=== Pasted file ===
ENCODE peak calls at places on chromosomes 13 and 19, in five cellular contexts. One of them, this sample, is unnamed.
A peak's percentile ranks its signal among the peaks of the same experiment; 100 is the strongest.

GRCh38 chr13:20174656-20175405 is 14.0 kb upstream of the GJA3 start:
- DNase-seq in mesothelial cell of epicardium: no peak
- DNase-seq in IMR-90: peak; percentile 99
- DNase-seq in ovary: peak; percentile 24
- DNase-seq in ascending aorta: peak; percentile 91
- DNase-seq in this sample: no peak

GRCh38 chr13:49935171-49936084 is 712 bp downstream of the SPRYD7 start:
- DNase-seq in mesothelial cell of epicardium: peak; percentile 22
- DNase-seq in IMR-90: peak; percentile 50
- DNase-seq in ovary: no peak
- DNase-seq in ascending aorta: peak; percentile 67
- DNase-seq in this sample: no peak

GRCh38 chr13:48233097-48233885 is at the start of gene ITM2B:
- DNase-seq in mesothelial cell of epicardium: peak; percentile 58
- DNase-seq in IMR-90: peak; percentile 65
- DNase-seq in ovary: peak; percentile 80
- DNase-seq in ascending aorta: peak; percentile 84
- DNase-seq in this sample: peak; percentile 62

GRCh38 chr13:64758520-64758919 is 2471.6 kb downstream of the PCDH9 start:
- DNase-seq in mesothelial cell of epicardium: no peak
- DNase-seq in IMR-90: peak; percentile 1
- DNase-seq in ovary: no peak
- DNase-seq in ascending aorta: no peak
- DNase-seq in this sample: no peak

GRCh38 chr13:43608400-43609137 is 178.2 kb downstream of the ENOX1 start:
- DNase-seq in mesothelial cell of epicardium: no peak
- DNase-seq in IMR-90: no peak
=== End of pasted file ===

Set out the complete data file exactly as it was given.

ENCODE peak calls at places on chromosomes 13 and 19, in five cellular contexts. One of them, this sample, is unnamed.
A peak's percentile ranks its signal among the peaks of the same experiment; 100 is the strongest.

GRCh38 chr13:20174656-20175405 is 14.0 kb upstream of the GJA3 start:
- DNase-seq in mesothelial cell of epicardium: no peak
- DNase-seq in IMR-90: peak; percentile 99
- DNase-seq in ovary: peak; percentile 24
- DNase-seq in ascending aorta: peak; percentile 91
- DNase-seq in this sample: no peak

GRCh38 chr13:49935171-49936084 is 712 bp downstream of the SPRYD7 start:
- DNase-seq in mesothelial cell of epicardium: peak; percentile 22
- DNase-seq in IMR-90: peak; percentile 50
- DNase-seq in ovary: no peak
- DNase-seq in ascending aorta: peak; percentile 67
- DNase-seq in this sample: no peak

GRCh38 chr13:48233097-48233885 is at the start of gene ITM2B:
- DNase-seq in mesothelial cell of epicardium: peak; percentile 58
- DNase-seq in IMR-90: peak; percentile 65
- DNase-seq in ovary: peak; percentile 80
- DNase-seq in ascending aorta: peak; percentile 84
- DNase-seq in this sample: peak; percentile 62

GRCh38 chr13:64758520-64758919 is 2471.6 kb downstream of the PCDH9 start:
- DNase-seq in mesothelial cell of epicardium: no peak
- DNase-seq in IMR-90: peak; percentile 1
- DNase-seq in ovary: no peak
- DNase-seq in ascending aorta: no peak
- DNase-seq in this sample: no peak

GRCh38 chr13:43608400-43609137 is 178.2 kb downstream of the ENOX1 start:
- DNase-seq in mesothelial cell of epicardium: no peak
- DNase-seq in IMR-90: no peak